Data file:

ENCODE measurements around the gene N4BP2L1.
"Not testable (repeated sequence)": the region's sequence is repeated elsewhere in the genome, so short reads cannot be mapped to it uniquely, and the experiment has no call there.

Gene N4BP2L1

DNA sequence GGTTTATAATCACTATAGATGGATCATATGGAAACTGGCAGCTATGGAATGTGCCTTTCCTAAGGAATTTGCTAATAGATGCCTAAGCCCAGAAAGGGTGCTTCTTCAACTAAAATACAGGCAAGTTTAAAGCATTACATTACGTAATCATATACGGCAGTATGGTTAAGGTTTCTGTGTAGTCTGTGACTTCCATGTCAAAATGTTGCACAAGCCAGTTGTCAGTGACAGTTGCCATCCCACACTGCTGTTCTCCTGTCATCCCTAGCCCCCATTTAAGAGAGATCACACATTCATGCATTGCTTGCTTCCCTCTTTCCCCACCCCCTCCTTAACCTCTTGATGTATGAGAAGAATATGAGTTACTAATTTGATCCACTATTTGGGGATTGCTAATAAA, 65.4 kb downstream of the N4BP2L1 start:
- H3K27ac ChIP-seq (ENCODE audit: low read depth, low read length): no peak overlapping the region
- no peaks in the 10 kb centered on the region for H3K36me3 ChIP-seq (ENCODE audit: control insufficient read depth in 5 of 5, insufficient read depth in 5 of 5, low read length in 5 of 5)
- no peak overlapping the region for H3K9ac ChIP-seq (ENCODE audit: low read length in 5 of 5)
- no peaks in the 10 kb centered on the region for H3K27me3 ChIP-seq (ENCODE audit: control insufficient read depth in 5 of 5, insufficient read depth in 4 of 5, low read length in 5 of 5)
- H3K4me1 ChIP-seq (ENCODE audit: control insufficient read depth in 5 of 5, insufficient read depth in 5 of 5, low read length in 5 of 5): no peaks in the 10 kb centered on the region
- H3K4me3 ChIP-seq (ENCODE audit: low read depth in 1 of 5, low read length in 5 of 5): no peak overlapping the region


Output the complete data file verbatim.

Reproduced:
ENCODE measurements around the gene N4BP2L1.
"Not testable (repeated sequence)": the region's sequence is repeated elsewhere in the genome, so short reads cannot be mapped to it uniquely, and the experiment has no call there.

Gene N4BP2L1

DNA sequence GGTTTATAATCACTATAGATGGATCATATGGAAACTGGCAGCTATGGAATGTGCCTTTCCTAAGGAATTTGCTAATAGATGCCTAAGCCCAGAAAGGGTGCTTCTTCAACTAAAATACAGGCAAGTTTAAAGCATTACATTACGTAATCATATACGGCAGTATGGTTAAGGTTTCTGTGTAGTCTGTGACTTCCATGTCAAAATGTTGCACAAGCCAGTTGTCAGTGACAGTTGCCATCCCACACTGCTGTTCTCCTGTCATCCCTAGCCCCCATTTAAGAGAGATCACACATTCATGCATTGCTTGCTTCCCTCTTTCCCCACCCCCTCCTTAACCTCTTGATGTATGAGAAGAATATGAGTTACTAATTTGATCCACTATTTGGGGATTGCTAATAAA, 65.4 kb downstream of the N4BP2L1 start:
- H3K27ac ChIP-seq (ENCODE audit: low read depth, low read length): no peak overlapping the region
- no peaks in the 10 kb centered on the region for H3K36me3 ChIP-seq (ENCODE audit: control insufficient read depth in 5 of 5, insufficient read depth in 5 of 5, low read length in 5 of 5)
- no peak overlapping the region for H3K9ac ChIP-seq (ENCODE audit: low read length in 5 of 5)
- no peaks in the 10 kb centered on the region for H3K27me3 ChIP-seq (ENCODE audit: control insufficient read depth in 5 of 5, insufficient read depth in 4 of 5, low read length in 5 of 5)
- H3K4me1 ChIP-seq (ENCODE audit: control insufficient read depth in 5 of 5, insufficient read depth in 5 of 5, low read length in 5 of 5): no peaks in the 10 kb centered on the region
- H3K4me3 ChIP-seq (ENCODE audit: low read depth in 1 of 5, low read length in 5 of 5): no peak overlapping the region